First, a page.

Design of the Century – Bonhams Celebrates Greene & Greene in December

AuctionPublicity.com – International fine arts auctioneers Bonhams will celebrate 20th Century design in December with an auction of decorative arts and furniture comprising examples spanning a century of innovation. The December 19, 2007 auction at Bonhams New York features works of Art Nouveau, Art Deco and Modern design, including an important collection of Greene & Greene furnishings with seating from the noted Cordelia Culbertson House (1911) in Pasadena, California expected to attract serious interest.

Brothers Charles and Henry Greene began their education at Calvin Woodward’s Manual Training School of Washington University in St. Louis, Missouri. The school’s educational format was groundbreaking for the time, basing its curriculum on “education of the hands” as well as the mind. This early training was the foundation of the brothers’ focus and interest in tools, materials and craftsmanship. The Greenes went on to complete their education as architects at the Massachusetts Institute of Technology (MIT) in Cambridge, Massachusetts.

After a trip to Pasadena, California to visit their parents, the Greenes opened an architectural firm in that city. With a primary focus on residential design, the Greene & Greene office bustled with activity for several decades. By 1903, the firm began to offer integrated design services, which included furniture.

Over the decades, the Greenes’ distinct style garnered widespread recognition. Scholars credit Greene & Greene with the introduction of high-art aesthetics and superb craftsmanship to the American Arts & Crafts Movement. The Greene & Greene legacy remains today and their works continue to be exhibited at museums and stand among “favorite pieces” within fine collections around the world.

Bonhams is pleased to offer the seating furniture from the noted Cordelia Culbertson House, 1911-13, by brothers Charles and Henry Greene. The current owner purchased the chairs in an estate sale in the1980s. When the pieces were found, the consignor did not initially know of their importance, but thankfully appreciated the items for their aesthetic beauty. While the chairs have been reupholstered, the original fabric, along with the ebony tacking strips, has been saved and will be offered along with the furniture. The present owner considered herself a caretaker of these pieces, with a responsibility to the distinguished Greene & Greene history.

Another fine example of Greene & Greene designs for the Culbertson House will also be offered, a three-panel screen could bring as much as $50,000. According to Department Director Frank Maraschiello, “With the recent renewed interest in the their work, Greene & Greene pieces are enjoying new appreciation and have achieved record prices at auction. Their work continues to inspire new generations of architects, designers and collectors who share an appreciation of pure materials, highly skilled construction and the Greene & Greene philosophy of viewing furnishings as works of consummate artistic craft.”

Also on offer in December, from the collection of Leah Margulies Roland, comes a fine selection of European Arts and Crafts containing works by Christopher Dresser, Archibald Knox, W.A .S. Benson, Otto Prutscher, Georges De Feure, Carl Klimpt and Frank Brangwyn, among others. This collection is comprised of a wide range of 20th Century decorative arts. A fine incised and glazed ceramic Iris vase by Sara Galner for Saturday Evening Girls (est. $3/5,000) will round out the Arts & Crafts section.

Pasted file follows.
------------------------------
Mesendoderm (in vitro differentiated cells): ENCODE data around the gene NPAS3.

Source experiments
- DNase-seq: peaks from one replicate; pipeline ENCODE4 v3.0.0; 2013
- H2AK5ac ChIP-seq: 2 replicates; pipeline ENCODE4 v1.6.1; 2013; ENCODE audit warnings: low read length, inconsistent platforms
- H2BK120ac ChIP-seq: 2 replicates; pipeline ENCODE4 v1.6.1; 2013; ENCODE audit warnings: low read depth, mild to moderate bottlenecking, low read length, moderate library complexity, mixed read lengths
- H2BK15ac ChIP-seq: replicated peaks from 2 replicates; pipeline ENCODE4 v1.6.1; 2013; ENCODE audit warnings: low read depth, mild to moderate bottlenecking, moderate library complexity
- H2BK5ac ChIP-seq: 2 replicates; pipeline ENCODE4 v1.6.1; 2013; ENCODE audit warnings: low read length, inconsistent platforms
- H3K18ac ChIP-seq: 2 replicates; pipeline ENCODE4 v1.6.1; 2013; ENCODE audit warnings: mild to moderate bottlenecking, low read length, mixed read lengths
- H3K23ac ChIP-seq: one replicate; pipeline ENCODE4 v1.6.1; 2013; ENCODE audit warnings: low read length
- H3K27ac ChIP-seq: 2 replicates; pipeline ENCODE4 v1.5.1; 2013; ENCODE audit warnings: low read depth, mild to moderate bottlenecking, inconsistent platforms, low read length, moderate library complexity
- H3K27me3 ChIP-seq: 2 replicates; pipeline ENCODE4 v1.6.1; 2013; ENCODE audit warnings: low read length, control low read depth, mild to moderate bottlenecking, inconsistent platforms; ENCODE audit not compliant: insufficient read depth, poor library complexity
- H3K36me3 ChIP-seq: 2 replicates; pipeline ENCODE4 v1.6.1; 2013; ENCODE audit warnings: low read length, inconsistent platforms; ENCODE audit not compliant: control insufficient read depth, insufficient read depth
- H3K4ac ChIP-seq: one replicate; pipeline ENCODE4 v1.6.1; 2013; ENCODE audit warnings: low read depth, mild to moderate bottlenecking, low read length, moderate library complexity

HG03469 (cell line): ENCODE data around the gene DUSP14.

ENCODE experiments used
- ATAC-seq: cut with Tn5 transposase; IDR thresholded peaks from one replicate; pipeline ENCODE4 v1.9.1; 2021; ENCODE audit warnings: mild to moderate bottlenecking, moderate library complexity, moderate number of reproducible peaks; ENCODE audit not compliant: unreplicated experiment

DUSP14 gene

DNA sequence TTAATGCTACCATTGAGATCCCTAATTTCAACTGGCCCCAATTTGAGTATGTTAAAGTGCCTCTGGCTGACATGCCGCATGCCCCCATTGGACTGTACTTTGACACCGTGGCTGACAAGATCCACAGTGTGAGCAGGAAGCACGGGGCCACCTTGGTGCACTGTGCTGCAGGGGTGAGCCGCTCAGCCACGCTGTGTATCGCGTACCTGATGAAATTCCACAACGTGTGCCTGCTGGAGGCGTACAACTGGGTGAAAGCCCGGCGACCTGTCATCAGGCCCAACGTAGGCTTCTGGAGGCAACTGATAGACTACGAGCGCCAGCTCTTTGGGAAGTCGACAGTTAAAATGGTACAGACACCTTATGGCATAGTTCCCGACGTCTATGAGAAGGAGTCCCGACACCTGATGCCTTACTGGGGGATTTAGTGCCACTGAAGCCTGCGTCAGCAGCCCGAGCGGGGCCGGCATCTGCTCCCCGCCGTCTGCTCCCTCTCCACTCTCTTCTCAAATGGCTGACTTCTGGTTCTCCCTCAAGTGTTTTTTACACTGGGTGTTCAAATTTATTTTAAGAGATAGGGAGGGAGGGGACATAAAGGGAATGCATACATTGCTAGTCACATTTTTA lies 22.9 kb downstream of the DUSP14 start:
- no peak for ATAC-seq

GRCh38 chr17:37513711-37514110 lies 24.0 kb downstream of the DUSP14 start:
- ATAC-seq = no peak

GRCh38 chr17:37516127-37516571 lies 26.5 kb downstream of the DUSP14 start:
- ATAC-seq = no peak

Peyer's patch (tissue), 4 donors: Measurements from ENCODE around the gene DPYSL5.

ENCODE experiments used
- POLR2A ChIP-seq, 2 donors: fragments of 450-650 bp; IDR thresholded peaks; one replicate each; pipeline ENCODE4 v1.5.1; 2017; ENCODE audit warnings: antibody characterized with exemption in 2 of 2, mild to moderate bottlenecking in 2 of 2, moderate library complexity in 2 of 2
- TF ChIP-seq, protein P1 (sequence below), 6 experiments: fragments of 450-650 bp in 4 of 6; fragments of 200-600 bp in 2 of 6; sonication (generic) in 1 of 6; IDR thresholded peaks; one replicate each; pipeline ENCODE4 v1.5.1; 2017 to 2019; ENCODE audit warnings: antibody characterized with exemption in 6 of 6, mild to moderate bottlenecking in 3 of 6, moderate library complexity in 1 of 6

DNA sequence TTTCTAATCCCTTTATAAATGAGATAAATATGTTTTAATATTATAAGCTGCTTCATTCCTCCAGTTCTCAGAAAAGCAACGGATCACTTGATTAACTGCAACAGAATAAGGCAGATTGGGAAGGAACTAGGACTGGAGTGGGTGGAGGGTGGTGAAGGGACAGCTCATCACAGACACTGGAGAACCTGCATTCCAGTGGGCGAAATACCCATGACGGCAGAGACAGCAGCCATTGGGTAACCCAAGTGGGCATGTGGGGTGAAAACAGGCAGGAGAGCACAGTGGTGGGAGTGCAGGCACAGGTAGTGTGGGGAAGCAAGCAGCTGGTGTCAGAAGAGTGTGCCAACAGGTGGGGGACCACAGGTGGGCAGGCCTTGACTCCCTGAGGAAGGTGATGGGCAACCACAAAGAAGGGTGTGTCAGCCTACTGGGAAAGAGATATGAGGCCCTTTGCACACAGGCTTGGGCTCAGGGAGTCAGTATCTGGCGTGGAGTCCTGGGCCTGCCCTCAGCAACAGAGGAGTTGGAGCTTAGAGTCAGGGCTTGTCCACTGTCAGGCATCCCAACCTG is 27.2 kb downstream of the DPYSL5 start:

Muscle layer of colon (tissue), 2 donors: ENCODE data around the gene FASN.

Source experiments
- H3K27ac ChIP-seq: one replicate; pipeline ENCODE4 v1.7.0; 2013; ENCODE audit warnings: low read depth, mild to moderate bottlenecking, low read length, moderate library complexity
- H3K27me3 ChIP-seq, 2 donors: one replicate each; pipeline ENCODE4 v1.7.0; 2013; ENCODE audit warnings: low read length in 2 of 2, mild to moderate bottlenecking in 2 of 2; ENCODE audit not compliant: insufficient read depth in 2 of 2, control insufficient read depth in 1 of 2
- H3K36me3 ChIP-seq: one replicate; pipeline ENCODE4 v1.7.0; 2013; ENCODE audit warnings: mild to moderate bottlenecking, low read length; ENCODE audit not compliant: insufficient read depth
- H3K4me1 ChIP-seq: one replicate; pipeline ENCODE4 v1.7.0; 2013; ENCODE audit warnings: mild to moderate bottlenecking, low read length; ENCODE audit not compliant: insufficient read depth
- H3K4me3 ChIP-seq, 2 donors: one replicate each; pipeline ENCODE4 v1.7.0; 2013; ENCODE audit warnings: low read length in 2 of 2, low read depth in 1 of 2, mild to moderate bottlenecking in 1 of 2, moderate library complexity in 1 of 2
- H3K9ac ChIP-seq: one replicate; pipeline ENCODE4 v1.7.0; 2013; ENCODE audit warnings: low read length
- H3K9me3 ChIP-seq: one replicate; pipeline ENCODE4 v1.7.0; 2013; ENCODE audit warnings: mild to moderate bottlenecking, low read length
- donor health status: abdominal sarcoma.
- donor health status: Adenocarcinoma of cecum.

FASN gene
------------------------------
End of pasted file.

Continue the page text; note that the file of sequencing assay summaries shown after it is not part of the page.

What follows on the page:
A strong group of cameo glass vases are among the works by Emile Gallé to be featured in the Art Nouveau section, including a fine enameled “Persian” bowl (est. $20/30,000) and a “verre parlant” cameo glass shoe, wheel carved with existential poetry by Victor Hugo (est. $10/15,000). A fine fruitwood marquetry-inlaid dragonfly cabinet with frog feet is expected to sell at $30,000 to $40,000, while a good Daum Nancy cameo glass lamp with applied escargot could bring $40,000 to $60,000.

Additional highlights from the winter 2007 sale include Art Deco furniture and decorations from the private collection of Dr. Tina S. Alster and Paul D. Frazer, including a two pairs of silvered bronze sconces by Parisian anthropomorphic designer Emile-Jacques Ruhlmann. His “Lotus” (est. $40/60,000) and “Antelope” (est. $20/30,000) sconces should attract serious collector interest. An important Jules Leleu mahogany dining suite, comprising dining table, eight dining chairs, buffet and bar will do likewise. This model is identical to Leleu’s prize-winning example originally debuted at the 1925 Paris Exhibition.

Also offered will be a selection of Lalique molded glass works from a private collection, including a rare “Belecour” vase (est. $20/30,000); a “Tortues” vase in deep amber (est. $20/30,000); an enameled “Oranges” vase (est. $25/35,000) and an opalescent “Oran” vase (est. $20/30,000).

Seminal designer T.H. Robsjohn-Gibbings, arbiter of Neo-Classical taste and designer of California’s celebrated “Casa Encantada,” home to Conrad Hilton, will also be represented in the sale with two works produced by Saridis: a bronze and walnut table #10 (est. $6/9,000) and a walnut, brass and leather “Diphros” stool (est. $5/8,000).

A selection of works by contemporary glass artists will be offered including pieces by Kuniaki Kuroki, Sydney Cash, and a fine glass sculpture by Czechoslovakian glass artists Stanislav Libensky and Jaroslava Brychtova (est. $40/60,000). In the June 2007 sale, Bonhams set a world record auction price of $480,000 for an important Libensky/Brychtova work.

The December sale will open for preview at Bonhams in New York City December 15-18, 2007. The illustrated catalogue will be online for review and purchase in the weeks preceding the sale at www.bonhams.com/us.

Top